WS1574: Systemize Your RE Business with Virtual Assistants | #Highlights

Remote working is not a new thing but the pandemic boosted this setup. Now, many have the option of working remotely, and a lot are virtual assistants. So, what are virtual assistants? Who are they? Do you need one for your business? Find the answers to these questions in this #Highlight episode featuring episodes with our very own Whitney Sewell and entrepreneur Liam Martin.

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Whitney dives into when is the right time to hire a VA, how many hours they should work, how to communicate with them, what kind of job description to use, and what you can expect to pay for different types of tasks. Meanwhile, Liam speaks to us about the benefits of having a virtual assistant, as well as lays out some of his strategies for finding, screening, and managing his staff.

Key Points From This Episode:  

  • When is the right time to hire a virtual assistant (VA)?
  • How to know which tasks to hand over to a VA?
  • The importance of getting your time back to do what’s valuable.
  • Structuring the hours for your VA according to your needs and schedule.
  • When a VA should know about your business to be effective.
  • The perks of having virtual assistants, such as streamlined travel and added 30% productivity.
  • What makes Liam’s relationship with his virtual assistant who he has had for ten years great?
  • Where to find a virtual assistant in terms of websites and also geographical locations.
  • Interview screening processes for VAs: Zoom calls and seeking people who take initiative.
  • The contract that Liam has with his assistants in terms of independent decision-making.

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“Throughout your day, write down the things that you find that somebody else could do. Just as you’re doing tasks, there are so many things that other people could be doing for you or somebody else that’s qualified.” Whitney Sewell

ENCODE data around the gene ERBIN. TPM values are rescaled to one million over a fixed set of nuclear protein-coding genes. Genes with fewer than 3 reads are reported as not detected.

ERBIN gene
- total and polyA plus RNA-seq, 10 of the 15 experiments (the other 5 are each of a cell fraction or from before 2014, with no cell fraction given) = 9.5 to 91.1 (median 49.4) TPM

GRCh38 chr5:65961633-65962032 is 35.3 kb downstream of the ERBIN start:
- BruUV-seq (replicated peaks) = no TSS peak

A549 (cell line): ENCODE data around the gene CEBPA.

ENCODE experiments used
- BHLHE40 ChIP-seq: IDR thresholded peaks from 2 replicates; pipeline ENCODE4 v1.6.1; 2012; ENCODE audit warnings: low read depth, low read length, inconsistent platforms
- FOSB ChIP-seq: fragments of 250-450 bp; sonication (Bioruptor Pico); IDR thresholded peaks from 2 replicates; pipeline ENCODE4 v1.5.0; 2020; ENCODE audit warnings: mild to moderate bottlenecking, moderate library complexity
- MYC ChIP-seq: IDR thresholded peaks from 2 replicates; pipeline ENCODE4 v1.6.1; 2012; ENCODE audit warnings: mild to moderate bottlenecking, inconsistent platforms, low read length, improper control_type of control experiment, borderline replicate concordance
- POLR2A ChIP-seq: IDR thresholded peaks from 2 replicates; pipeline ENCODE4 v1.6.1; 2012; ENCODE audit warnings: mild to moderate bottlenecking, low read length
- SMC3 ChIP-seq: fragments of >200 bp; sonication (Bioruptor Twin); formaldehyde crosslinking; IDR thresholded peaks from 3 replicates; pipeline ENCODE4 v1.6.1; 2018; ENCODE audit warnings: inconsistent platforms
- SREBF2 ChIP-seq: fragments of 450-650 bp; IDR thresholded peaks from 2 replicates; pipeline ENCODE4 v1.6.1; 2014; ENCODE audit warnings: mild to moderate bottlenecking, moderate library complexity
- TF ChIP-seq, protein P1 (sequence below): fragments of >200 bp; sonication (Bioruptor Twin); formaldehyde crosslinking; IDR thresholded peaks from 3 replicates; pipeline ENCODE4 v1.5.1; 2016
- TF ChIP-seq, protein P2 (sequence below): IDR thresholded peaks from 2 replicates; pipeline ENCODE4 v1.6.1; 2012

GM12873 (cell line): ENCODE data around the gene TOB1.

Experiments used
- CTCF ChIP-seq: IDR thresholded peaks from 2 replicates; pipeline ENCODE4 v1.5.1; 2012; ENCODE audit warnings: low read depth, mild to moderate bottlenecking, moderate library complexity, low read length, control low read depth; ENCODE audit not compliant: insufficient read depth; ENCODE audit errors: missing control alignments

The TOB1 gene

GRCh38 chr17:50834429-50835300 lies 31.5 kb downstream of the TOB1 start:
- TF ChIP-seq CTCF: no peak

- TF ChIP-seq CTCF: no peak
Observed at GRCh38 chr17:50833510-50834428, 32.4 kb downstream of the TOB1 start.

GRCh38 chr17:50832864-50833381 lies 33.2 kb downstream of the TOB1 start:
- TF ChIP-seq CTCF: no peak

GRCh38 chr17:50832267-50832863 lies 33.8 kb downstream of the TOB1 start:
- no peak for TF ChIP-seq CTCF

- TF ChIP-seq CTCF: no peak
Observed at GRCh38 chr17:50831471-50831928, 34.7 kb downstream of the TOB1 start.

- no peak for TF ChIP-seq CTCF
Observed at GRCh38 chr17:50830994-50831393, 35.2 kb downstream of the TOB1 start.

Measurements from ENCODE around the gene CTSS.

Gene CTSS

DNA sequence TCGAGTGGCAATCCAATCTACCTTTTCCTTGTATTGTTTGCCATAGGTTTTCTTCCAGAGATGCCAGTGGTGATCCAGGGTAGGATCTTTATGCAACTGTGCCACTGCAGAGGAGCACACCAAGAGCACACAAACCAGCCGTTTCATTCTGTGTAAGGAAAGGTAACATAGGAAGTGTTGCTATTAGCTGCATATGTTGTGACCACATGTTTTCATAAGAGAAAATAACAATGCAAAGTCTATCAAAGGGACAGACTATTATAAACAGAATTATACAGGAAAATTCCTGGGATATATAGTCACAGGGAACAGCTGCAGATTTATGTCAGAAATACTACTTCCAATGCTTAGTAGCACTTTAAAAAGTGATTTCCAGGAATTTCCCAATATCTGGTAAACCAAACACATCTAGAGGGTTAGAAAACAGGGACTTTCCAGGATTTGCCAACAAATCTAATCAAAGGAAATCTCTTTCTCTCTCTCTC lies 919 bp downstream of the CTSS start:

“You can find VAs to do almost anything that can be done on a computer. They’re working from all over the world.” Whitney Sewell

“Virtual assistants for me have really run my life and have optimized my life.” – Liam Martin

Links Mentioned in Today’s Episode:

WS330: Best Practices for Hiring a Virtual or Executive Assistant, with Whitney Sewell

Liam Martin on LinkedIn

Time Doctor website

Running Remote website

Running Remote on YouTube

WS400: Tools For Optimization with Liam Martin

About Liam Martin

Liam is a serial entrepreneur who runs Time Doctor and, one of the most popular time-tracking and productivity software platforms in use by top brands today. He is also a co-organizer of the world’s largest remote work conference, Running Remote. Liam is an avid proponent of remote work and has been published in Forbes, Inc, Mashable, TechCrunch, Fast Company, Wired, The Wall Street Journal, The Next Web, The Huffington Post, Venturebeat, and many other publications specifically targeting the expansion of remote work. The mission statement that feeds all the products and services that Liam is involved with stems from empowering workers to work wherever they want, whenever they want. Liam has an undergraduate and graduate degree in Sociology from McGill University. He lives in Canada but travels 3-6 months out of the year due to his ability to work wherever and whenever he likes. He chooses a new place to travel to a few times a year but usually spends time in Austin, Las Vegas, and Ubud each year and loves to encourage others to work remotely on his travels.


Full Transcript



Whitney Sewell (WS): This is your daily Real Estate Syndication Show and I’m your host, Whitney Sewell. Today we have packed a few different shows together that we call Highlights to help you to get the most bang for your time and educating you on the topics that you want to learn from. We would love to hear from you. I am grateful that you are with us today. Have a blessed day.


WS: I have had so many questions about how we use VA’s and I’ve talked a little bit about that before or on a couple of different shows and interviewed other people about how they have used VA’s and how they’ve been successful doing that and I wanted to cover that myself and answer all these questions.

I’ve been taking notes of questions that people have – they’ve texted me, I get numerous text about how we do this, how do we hire somebody, when is it time to hire a VA, how many hours should they work, how do we communicate with them, what kind of job description, you know, I’ve had people ask me, “Can you send me the job description you used?” and I’ve done that.